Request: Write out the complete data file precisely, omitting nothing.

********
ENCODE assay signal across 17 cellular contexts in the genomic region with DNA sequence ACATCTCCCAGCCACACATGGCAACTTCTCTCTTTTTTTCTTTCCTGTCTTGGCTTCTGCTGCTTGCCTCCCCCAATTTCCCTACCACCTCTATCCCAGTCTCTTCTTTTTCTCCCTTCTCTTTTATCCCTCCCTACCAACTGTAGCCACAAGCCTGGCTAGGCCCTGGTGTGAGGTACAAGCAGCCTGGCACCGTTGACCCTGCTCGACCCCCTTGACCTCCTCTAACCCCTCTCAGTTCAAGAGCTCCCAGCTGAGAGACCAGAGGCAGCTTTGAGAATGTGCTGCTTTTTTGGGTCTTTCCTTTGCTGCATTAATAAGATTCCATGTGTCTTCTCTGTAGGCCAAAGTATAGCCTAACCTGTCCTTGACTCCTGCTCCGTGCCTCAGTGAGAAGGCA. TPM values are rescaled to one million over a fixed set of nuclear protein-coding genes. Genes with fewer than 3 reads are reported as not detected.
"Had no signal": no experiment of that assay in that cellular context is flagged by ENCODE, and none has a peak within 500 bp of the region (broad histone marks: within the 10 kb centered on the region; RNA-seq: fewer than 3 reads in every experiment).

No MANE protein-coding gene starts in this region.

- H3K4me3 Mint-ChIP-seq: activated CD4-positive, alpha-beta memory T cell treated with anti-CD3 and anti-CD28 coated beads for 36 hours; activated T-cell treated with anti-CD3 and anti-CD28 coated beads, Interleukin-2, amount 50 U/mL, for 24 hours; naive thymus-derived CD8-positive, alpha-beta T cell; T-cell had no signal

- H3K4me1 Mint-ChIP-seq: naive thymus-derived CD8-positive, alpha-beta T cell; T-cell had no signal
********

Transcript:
ENCODE assay signal across 17 cellular contexts in the genomic region with DNA sequence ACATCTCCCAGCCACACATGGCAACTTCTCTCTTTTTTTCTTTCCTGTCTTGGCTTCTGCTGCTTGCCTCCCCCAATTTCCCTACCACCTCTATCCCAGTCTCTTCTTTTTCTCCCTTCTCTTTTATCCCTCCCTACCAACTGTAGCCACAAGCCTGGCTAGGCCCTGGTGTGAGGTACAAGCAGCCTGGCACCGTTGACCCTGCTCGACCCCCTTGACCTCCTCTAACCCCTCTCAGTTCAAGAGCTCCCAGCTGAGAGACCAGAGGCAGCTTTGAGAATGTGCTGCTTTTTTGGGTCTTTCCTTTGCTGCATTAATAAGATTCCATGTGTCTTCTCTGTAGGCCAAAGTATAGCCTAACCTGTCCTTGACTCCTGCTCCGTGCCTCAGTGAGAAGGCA. TPM values are rescaled to one million over a fixed set of nuclear protein-coding genes. Genes with fewer than 3 reads are reported as not detected.
"Had no signal": no experiment of that assay in that cellular context is flagged by ENCODE, and none has a peak within 500 bp of the region (broad histone marks: within the 10 kb centered on the region; RNA-seq: fewer than 3 reads in every experiment).

No MANE protein-coding gene starts in this region.

- H3K4me3 Mint-ChIP-seq: activated CD4-positive, alpha-beta memory T cell treated with anti-CD3 and anti-CD28 coated beads for 36 hours; activated T-cell treated with anti-CD3 and anti-CD28 coated beads, Interleukin-2, amount 50 U/mL, for 24 hours; naive thymus-derived CD8-positive, alpha-beta T cell; T-cell had no signal

- H3K4me1 Mint-ChIP-seq: naive thymus-derived CD8-positive, alpha-beta T cell; T-cell had no signal